health

As a neonatal intensive care nurse, Lauren Bloomstein had been taking care of other people's babies for years. Finally, at 33, she was expecting one of her own. The prospect of becoming a mother made her giddy, her husband, Larry, recalled recently— "the happiest and most alive I'd ever seen her."

Courtesy of MIAD

The Milwaukee Institute of Art and Design has a long history of connecting art students with industry. MIAD's signature program is the industrial design major, whose students have gone on to work for everyplace from GE Healthcare to Johnson Controls and companies around the world.

Christine Carr is about to graduate with a degree in industrial design, and her senior thesis features two projects that have one key inspiration in common: Carr’s six-year-old daughter, Lilly who has autism and is nonverbal.

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Early childhood experiences have a profound impact on the way human beings develop. From core functions like talking and walking to more nuanced, emotional responses - what happens to us in our early years, quite literally changes our lives.

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Over the past several months, data has shown rising mortality rates among a surprising population - middle-age, largely rural white people.  But many who study public health say focusing solely on that data ignores the historic disparities in other areas, such as the extraordinarily high maternal mortality rate among African-American women.

Stuart Seeger / Flickr

It used to be that coaches and trainers didn’t pay much attention when an athlete took a blow to the head during practice or competition. But that attitude has changed drastically over the last couple decades.

"I think we've gone a complete 180," says Lindsay Nelson, an assistant professor of neurosurgery and neurology at the Medical College of Wisconsin. 

Federal health officials may be about to get greatly enhanced powers to quarantine people, as part of an ongoing effort to stop outbreaks of dangerous contagious diseases.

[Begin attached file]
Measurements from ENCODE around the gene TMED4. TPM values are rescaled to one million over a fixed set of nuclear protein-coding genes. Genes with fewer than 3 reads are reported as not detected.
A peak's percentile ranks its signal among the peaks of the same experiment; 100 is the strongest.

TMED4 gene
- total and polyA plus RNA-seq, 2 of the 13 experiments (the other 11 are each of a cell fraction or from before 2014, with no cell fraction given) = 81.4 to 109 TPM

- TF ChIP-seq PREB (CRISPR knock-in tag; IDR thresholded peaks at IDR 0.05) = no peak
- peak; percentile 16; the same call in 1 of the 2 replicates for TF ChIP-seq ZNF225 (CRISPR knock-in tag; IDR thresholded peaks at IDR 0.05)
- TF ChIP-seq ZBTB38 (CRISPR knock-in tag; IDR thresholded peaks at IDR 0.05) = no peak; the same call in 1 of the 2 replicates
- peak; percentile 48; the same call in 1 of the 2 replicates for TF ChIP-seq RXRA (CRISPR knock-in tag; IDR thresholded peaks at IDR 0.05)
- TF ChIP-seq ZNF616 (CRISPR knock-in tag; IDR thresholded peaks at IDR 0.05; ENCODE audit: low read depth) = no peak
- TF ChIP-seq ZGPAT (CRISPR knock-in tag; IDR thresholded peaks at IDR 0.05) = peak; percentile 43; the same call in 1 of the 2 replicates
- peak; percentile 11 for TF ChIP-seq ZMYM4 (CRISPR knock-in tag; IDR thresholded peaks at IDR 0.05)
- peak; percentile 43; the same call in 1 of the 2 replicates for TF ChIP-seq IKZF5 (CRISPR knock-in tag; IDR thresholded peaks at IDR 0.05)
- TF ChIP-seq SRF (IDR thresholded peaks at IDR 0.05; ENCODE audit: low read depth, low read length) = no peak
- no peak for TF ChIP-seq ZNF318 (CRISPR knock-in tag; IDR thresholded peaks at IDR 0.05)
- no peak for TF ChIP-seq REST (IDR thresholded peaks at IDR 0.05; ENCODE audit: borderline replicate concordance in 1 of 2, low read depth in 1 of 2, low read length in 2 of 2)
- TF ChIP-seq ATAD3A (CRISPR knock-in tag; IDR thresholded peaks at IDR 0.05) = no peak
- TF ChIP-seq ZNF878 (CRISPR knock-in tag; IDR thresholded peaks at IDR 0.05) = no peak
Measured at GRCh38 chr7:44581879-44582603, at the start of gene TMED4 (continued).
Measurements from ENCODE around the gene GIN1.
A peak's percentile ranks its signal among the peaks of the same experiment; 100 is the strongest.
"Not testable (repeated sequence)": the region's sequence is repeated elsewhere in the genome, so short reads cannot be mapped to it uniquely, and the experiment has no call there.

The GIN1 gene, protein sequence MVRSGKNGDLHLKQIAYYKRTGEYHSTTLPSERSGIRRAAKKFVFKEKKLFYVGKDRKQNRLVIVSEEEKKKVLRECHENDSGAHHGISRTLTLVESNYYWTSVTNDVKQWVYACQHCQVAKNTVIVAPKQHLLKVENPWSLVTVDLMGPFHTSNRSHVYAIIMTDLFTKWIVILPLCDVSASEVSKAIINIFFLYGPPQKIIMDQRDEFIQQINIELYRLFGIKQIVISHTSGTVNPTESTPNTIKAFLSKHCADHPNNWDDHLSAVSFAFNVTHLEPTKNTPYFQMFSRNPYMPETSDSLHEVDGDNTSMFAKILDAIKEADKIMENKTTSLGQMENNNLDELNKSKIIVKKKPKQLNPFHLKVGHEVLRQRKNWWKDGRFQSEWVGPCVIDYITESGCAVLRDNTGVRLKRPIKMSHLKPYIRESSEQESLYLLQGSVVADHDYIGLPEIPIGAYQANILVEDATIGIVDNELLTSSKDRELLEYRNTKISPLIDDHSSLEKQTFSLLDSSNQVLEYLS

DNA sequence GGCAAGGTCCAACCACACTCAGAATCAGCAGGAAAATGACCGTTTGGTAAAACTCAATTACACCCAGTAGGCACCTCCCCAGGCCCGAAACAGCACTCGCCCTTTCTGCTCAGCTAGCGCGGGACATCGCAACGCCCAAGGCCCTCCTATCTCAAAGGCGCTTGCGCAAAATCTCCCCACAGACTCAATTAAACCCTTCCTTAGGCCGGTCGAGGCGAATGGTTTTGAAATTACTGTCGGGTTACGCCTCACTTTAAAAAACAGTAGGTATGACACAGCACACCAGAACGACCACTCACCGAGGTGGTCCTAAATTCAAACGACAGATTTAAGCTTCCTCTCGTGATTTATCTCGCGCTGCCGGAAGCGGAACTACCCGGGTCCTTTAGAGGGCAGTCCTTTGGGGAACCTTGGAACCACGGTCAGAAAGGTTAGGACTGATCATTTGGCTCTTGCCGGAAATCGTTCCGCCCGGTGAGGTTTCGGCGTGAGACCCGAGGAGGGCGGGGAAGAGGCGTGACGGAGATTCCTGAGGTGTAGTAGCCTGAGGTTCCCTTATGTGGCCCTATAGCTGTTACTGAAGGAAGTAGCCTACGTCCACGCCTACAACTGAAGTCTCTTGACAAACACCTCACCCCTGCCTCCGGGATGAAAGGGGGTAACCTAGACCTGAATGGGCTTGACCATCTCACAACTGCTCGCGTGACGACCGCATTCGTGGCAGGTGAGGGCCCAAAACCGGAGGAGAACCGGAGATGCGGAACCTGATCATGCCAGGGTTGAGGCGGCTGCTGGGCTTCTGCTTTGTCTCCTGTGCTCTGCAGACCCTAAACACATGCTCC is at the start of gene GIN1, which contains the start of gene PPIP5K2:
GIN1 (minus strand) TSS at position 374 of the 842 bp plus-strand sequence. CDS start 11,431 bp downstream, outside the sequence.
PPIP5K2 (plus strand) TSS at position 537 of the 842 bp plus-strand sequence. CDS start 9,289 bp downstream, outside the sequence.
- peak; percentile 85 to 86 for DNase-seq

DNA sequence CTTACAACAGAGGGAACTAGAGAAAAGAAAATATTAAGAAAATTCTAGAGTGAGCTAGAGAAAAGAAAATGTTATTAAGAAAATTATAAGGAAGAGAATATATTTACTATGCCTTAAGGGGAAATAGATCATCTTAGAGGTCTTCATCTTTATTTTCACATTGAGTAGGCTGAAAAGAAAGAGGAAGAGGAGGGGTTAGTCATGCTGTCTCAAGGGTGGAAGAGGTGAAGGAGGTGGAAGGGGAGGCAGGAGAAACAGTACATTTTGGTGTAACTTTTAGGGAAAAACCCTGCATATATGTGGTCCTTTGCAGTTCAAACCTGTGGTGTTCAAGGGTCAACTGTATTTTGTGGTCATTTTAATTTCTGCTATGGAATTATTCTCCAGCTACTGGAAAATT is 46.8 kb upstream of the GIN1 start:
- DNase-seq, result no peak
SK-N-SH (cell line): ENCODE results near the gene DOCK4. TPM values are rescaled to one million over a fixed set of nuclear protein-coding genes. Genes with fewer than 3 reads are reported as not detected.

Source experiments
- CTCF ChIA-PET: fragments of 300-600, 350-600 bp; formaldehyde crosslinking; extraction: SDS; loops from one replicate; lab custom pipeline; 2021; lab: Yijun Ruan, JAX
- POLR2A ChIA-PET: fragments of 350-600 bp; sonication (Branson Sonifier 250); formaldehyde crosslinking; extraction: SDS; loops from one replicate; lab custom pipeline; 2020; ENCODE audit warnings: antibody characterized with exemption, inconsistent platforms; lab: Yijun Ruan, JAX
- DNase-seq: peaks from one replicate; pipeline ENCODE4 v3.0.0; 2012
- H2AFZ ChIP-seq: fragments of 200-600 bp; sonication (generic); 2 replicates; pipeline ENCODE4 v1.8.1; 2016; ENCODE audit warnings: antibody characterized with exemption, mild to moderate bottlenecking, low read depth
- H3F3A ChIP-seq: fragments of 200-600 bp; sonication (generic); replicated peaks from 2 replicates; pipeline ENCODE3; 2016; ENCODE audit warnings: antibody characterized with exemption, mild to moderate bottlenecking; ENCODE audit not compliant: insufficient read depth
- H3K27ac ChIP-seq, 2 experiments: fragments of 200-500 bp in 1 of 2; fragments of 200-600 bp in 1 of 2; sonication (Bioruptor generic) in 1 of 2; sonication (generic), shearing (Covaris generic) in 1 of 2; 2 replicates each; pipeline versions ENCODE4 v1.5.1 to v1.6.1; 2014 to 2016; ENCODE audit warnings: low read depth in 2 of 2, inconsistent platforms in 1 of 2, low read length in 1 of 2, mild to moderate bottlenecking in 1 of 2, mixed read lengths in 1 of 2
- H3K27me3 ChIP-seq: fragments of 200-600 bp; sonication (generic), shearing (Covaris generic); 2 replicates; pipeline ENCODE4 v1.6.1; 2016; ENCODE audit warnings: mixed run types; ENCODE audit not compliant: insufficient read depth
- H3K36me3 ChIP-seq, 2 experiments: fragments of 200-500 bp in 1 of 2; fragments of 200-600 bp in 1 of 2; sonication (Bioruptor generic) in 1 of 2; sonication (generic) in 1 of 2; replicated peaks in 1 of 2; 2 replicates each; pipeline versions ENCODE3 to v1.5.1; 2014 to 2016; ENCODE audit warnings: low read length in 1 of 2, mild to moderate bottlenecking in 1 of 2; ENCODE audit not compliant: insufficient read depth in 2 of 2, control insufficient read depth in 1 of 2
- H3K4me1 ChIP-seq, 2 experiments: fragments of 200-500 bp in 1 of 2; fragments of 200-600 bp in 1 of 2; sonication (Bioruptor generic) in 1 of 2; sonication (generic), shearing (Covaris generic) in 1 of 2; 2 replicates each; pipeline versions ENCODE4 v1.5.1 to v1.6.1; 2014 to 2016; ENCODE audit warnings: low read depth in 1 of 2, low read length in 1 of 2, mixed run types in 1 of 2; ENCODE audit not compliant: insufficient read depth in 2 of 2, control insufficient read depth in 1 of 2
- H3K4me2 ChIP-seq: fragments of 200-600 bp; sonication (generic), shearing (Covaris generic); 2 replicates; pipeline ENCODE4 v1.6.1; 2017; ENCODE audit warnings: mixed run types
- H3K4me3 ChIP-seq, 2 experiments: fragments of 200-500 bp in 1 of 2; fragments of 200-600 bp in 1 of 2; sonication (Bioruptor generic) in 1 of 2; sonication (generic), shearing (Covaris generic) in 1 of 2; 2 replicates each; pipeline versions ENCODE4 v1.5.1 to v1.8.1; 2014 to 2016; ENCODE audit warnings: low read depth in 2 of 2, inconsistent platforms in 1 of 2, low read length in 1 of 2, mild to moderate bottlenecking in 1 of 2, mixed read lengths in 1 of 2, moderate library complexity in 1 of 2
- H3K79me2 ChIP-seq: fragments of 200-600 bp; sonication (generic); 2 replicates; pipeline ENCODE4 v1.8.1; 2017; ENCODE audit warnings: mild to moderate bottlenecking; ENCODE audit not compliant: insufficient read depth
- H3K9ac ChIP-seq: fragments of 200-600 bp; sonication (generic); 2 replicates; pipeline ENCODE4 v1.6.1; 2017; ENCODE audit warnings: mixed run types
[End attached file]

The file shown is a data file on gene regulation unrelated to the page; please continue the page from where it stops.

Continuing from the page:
The new powers are outlined in a set of regulations the Centers for Disease Control and Prevention published late last month to update the agency's quarantine authority for the first time since the 1940s.

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A visit to the doctor’s office can sometimes be an uncomfortable experience - both physically and psychologically. 

Leaders at a medical center in Beaver Dam are leading communities in Dodge County in a multi-year effort to be happier and healthier. 

It's the first Wisconsin site for an international initiative called the Blue Zones Project. The project aims to help communities make healthier choices by making them more accessible.

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When the 21st Century Cures Act was signed by President Obama earlier this week, many praised the bill as a tribute to bipartisanship. The act passed with overwhelming support in the Senate, and was dedicated to Joe Biden’s son, Beau, who died last year from brain cancer.

Although the act earmarks funds for the Beau Biden Cancer Moonshot and BRAIN initiatives, the act is more than 1,000 pages long and includes provisions for a myriad of healthcare issues.

Bacteria are way smarter than we give them credit for.

No, I'm not talking about "brain smarts." Bacteria don't have neurons.

I'm referring to "chemical smarts": the ability to make, break down or gobble up whatever compound they want. Even if they've never been exposed to it before.

Scientists have found a superbug — hidden 1,000 feet underground in a cave — which is resistant to 70 percent of antibiotics and can totally inactivate many of them.

meaganschultz.com

The death of a loved one is one of the hardest things for people to go through.  For expecting parents, the loss of an unborn child through miscarriage brings with it the pain of loss – and also dozens of other tough emotions.

A Milwaukee woman is working not to make the loss easier, per se, but to help women work through their grief.

aidswalkwis / Facebook

A lot has changed in the last 27 years since the first AIDS Walk Wisconsin. The AIDS epidemic was still relatively new, and people around the country were being ravaged by the disease. Since then, more effective treatments have made HIV/AIDS much more manageable.

We all hold our fair share of stress – work, family matters, keeping a social calendar.

For high school students, that list also includes homework, thinking about college and a host of other “teenage” worries.

One all-girls high school in Milwaukee is trying to give its students the tools to manage stress – and take responsibility for their own well-being.

This isn’t your average gym class. In fact, it’s not gym class at all.

In the 1960s, the sugar industry funded research that downplayed the risks of sugar and highlighted the hazards of fat, according to a newly published article in JAMA Internal Medicine.

The Food and Drug Administration is recommending that blood banks screen all blood donations in the U.S. for the Zika virus.

It's a major expansion from a Feb. 16 advisory that limited such screening to areas with active Zika virus transmission.

In a statement released Friday, the FDA says all those areas are currently in compliance with blood screening, but that expanded testing is now needed.

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